Luis Gaitan ’10 CE is being recognized on the streets of Camden, New Jersey. He hears, “Oh, you’re the guy from the paper.” The paper is the Philadelphia Inquirer. What he’s not sure of is which story they’re referring to, because Gaitan has been featured twice in the past year. That’s what happens when you’re making a positive impact on the next generation in a place like Camden, which, like many cities, is in desperate need of role models for its youth.
Serving as an inspiration isn’t a “big idea” per se, but it’s a goal that few aspire to and even fewer achieve. Less than a decade after graduating from Villanova with a degree in civil engineering, Gaitan already has left an indelible impression on his hometown, resulting in media attention and a new children’s book based on his life. In November 2017, the Inquirer published “Inspiring: Why these Camden youths trained for the Philly Half Marathon,” which chronicles Gaitan’s mentorship program called “I Run This City: Camden, NJ.” In a May 2018 piece, “A Camden kid lived the story, and a Philly author wrote the book,” Gaitan and children’s fiction writer Martha Freeman are interviewed about her new book Zap!, which is based on his childhood. The Inquirer quotes him as saying, “I thought it would be wonderful for a brown kid in Camden to read a story about a fellow brown person.”
Gaitan’s adulthood is also worthy of a story. After earning his bachelor’s degree from Villanova in 2010 and a master’s from Rowan University in 2011, he made the unusual decision to enter the Navy, which took him to Afghanistan. When asked why he felt compelled to serve, he explains, “My parents came to the United States as undocumented immigrants from Nicaragua. America was the ‘land of opportunity’ and that’s exactly what it provided for me. I felt a responsibility to give back to the country that was so good to us.”
It was during his time overseas that Gaitan had an epiphany that prompted his return to his hometown. “In 2013, Rolling Stone wrote a scathing piece about Camden, and I was very angry. I questioned why I was thousands of miles away trying to solve another country’s problems, when there were countless problems at home that I could contribute solutions to.”
Gaitan saw in Camden’s youth the opportunity to make change. “Coming from humble beginnings, I didn’t know much of the world outside my neighborhood,” he says. “I want these kids to be more aware of their options than I was.” “I Run This City,” which he modeled after “Students Run Philly Style,” allows him to spend time with those from a background similar to his own and to mentor them. “It serves as a physical and social outlet for them, and I’m kind of a big brother they can talk to—in Spanish, if need be—about school, family and social issues.” He’s pleased that the 12-to-18-year-olds are open with him and he finds his reward in “seeing how they grow from day-to-day and week-to-week, and knowing where they are headed after graduation.”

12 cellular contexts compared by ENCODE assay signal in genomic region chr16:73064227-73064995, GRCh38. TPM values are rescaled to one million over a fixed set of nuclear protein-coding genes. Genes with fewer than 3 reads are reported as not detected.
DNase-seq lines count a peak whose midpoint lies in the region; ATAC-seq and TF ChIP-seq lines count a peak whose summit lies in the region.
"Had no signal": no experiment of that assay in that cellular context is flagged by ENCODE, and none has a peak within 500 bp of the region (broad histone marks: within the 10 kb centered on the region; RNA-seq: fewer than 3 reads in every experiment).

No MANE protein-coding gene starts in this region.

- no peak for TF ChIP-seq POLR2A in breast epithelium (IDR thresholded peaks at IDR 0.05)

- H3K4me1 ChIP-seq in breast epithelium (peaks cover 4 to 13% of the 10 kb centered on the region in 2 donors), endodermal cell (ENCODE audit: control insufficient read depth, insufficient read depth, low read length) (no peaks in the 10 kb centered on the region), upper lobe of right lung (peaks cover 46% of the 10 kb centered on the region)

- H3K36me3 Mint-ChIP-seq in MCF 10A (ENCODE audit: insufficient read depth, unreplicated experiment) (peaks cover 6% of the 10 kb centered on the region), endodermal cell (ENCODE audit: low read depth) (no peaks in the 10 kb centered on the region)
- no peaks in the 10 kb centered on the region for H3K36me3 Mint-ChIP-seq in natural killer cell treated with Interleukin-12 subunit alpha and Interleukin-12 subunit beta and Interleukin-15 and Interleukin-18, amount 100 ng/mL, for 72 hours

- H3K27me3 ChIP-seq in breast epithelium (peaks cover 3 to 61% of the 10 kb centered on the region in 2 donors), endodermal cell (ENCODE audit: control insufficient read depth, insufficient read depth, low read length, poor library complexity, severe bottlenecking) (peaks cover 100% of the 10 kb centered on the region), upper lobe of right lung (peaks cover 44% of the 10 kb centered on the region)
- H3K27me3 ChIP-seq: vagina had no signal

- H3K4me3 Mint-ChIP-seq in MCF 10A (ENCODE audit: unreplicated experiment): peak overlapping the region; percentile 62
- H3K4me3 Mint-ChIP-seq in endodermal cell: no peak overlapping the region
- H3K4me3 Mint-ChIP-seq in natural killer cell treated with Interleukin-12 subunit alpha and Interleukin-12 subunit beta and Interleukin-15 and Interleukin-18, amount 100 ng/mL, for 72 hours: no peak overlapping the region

Gaitan’s interest in building connections extends to his career as a transportation engineer for HNTB Corp. “I think too many engineers overlook the social engineering that’s involved in our daily work,” he says. “As a civil engineer, I’m not just building a bridge or a highway. Our work can literally connect—or disconnect—individuals and communities and we need to be more conscientious of the impact we can have.”
While he plans to continue his successful engineering career, Gaitan can see himself having an even greater impact on Camden by serving in public office, where he says there are not enough STEM-minded people. To that end, he’s making a run for city council in June 2019.
Regardless of the outcome, Gaitain’s commitment to family and community will anchor him. He advises, “Never forget where you came from and always let it guide where you’re going.”